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1. As of January 2016, the gas leak from an underground storage facility that has sickened some Los Angeles residents and sent thousands from their homes has been out of control for almost two months. Millions of pounds of methane are leaking into the atmosphere, and California officials say it's shaping up to be a major ecological disaster.
Thousands have been forced to evacuate the area, and several lawsuits have already been filed by people who claim they've been harmed by the leak. "I have felt the effects, as my husband has — the stomach, the vomiting, the headaches. But when my 17-month-old son has to be on a nebulizer and comes home with bloody noses, there's no excuse," resident Robin Shapiro said.
So far, efforts to contain the gas leak have been unsuccessful. State officials say it could take months before it's stopped. SoCalGas, which is owned by Sempra Energy, has spent some $50 million in its efforts to stop the leak and mitigate its effects, and Gov. Jerry Brown has declared a state of emergency over its emissions.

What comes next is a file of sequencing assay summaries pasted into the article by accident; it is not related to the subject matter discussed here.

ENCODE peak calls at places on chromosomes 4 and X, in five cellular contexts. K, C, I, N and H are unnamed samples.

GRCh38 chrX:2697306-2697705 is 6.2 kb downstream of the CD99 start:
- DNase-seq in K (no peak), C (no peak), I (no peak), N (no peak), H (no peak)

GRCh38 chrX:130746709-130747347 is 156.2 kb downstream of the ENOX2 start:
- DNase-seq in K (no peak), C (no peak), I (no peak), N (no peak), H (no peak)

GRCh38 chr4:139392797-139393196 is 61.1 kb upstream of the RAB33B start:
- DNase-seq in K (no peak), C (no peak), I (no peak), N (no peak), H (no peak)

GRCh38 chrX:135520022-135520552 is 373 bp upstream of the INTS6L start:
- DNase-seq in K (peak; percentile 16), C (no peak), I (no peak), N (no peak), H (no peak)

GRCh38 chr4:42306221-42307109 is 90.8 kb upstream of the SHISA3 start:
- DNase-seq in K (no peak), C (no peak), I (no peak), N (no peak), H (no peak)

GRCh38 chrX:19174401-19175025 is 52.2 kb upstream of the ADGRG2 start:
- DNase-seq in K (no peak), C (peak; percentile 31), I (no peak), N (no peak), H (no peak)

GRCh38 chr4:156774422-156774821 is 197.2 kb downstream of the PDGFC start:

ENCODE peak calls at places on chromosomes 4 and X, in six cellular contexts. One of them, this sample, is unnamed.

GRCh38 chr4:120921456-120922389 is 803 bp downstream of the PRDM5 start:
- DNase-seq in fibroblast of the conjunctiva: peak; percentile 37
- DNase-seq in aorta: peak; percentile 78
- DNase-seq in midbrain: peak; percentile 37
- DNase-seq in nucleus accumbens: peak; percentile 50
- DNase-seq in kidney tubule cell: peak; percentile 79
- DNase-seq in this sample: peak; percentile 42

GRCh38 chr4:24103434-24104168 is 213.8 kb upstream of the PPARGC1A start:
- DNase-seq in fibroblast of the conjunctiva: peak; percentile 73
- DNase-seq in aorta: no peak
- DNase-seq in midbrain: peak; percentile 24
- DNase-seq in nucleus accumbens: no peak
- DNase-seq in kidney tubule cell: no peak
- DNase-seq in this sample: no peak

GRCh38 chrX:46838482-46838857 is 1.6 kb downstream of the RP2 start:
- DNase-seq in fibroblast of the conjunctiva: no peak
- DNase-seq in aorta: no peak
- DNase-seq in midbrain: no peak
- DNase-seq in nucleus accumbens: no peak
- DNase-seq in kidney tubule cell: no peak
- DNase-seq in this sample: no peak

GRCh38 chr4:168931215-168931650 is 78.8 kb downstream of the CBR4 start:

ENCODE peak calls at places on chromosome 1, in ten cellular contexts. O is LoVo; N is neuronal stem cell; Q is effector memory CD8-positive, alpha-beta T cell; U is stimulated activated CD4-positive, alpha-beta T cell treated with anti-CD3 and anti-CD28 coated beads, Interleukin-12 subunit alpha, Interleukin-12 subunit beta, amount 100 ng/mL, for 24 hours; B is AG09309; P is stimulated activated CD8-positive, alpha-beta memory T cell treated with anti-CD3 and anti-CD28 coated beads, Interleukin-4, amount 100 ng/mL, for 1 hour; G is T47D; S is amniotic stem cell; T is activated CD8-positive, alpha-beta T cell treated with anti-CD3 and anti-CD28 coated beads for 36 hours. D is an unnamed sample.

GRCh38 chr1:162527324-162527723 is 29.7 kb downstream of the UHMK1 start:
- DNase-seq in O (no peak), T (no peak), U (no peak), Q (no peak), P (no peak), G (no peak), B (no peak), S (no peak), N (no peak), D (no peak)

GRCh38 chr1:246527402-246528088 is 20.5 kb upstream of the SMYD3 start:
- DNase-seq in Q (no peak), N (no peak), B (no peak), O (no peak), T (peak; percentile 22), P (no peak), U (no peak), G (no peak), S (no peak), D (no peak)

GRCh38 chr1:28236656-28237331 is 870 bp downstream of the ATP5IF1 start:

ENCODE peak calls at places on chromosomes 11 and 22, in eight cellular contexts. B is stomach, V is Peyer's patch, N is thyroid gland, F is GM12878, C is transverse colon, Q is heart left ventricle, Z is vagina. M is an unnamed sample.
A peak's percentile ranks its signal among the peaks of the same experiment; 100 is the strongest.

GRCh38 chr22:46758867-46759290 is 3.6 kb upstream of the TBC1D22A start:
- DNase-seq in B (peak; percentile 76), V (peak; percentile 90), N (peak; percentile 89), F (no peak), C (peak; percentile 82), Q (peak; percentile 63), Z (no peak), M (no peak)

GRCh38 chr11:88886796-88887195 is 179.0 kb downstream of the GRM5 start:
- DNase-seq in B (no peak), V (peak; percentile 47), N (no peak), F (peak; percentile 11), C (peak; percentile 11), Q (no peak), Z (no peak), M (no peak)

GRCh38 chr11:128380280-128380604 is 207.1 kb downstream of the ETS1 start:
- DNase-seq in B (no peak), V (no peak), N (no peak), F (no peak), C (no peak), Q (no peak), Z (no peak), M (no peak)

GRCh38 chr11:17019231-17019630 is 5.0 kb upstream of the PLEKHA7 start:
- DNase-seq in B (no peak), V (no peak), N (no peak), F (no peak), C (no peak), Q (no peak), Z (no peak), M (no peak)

2. In April 2014, Flint, Michigan's drinking water became contaminated with lead while the city was under the control of a state-appointed emergency manager. As a cost-cutting move, city officials began drawing its water from the Flint River and treating it at the city water treatment plant while it waited for a new water pipeline to Lake Huron to be completed.
The state's Department of Environmental Quality has conceded it failed to require needed chemicals to be added to the corrosive river water. As a result, lead leached from pipes and fixtures into the drinking water.
Michigan's chief medical executive, Eden Wells, says that the children in Flint (8,657) who drank the city's water since April 2014 have been exposed to lead. That may be a low estimate — it doesn't include unborn children whose mothers drank tainted water during their pregnancies, or children and pregnant women who reside outside Flint but were exposed while visiting relatives, childcare centers or hospitals inside city limits. (There is no safe level of lead in the body for anyone, but the impacts of lead are considered most severe on the developing brains and nervous systems of children and fetuses.)